When a Stronghold is built and a pawn is on one of its corresponding vertices, it must move back toward its own board edge (if able). It often happens that I build a Stronghold such that moving the pawn only once directly backward still leaves it on an illegal vertex. In this case it must continue to travel directly back toward its own board edge, having been pushed two spaces by my move–correct?
If the pawn can’t make a legal retreat, I’m pretty sure you can’t build the Stronghold.
It’s not retreating backward into a captured state or anything like that. It ends two spaces back in a legal position. Phrased another way my question is, “is it a legal move to force a pawn to move backward two spaces by building a Stronghold?”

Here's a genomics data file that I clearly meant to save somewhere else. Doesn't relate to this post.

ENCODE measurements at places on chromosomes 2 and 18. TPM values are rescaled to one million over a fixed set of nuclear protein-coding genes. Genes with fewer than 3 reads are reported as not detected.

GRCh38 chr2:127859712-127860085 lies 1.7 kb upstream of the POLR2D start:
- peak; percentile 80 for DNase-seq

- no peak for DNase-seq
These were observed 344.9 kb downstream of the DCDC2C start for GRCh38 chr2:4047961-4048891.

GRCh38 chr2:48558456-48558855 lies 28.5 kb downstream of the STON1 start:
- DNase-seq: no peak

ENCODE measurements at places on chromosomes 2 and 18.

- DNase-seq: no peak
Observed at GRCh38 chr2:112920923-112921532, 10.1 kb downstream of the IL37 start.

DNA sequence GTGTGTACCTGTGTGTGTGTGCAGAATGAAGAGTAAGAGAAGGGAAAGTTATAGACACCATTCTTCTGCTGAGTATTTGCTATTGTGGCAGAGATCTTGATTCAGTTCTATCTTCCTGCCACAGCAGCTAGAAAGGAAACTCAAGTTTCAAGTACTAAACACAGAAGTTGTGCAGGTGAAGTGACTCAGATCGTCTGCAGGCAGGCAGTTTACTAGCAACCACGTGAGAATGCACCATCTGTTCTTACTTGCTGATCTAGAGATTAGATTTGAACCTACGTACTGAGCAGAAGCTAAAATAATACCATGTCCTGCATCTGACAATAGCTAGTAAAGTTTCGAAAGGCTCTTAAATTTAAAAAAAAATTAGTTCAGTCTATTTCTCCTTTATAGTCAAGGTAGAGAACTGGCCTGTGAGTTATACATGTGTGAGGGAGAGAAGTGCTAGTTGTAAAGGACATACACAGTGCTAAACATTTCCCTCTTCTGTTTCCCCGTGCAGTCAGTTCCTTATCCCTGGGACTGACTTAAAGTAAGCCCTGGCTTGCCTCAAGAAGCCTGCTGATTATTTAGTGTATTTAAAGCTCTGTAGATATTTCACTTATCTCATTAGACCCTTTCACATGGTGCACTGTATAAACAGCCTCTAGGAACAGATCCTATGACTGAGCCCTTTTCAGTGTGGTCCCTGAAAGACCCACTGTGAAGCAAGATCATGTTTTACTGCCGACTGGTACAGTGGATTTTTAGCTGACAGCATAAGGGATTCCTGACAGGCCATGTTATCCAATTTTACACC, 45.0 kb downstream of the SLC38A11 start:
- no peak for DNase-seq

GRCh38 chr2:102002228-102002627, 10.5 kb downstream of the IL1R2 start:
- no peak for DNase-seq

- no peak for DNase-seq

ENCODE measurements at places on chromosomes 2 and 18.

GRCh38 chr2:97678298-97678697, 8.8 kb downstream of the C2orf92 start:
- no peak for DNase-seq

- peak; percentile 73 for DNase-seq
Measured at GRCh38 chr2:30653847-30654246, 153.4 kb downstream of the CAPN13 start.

I don’t think it works like that. If you can’t push the pawn one space into a legal position, you can’t play the Stronghold. You don’t necessarily have to retreat directly backward though. I believe you can move back or sideways, just not toward your opponent’s end of the board.
So I went back to the rules to read again: “If a stronghold is built while a pawn is occupying the intersections it blocks, move that pawn out of the blocked area and onto an intersection that is closer to its own board edge. If it cannot move to its own board edge, move it left or right until it is out of the stronghold zone.”
My assumption was that “cannot move to its own board edge” is something that only happens when the pawn is blocked or up against the very edge of the board. Your reading of the rules, Shaun, takes it to mean “If it cannot move to its own board edge in one move…” which upon re-reading seems the most likely intent of the rules. However, I think it’s still unclear in the rules as they are written.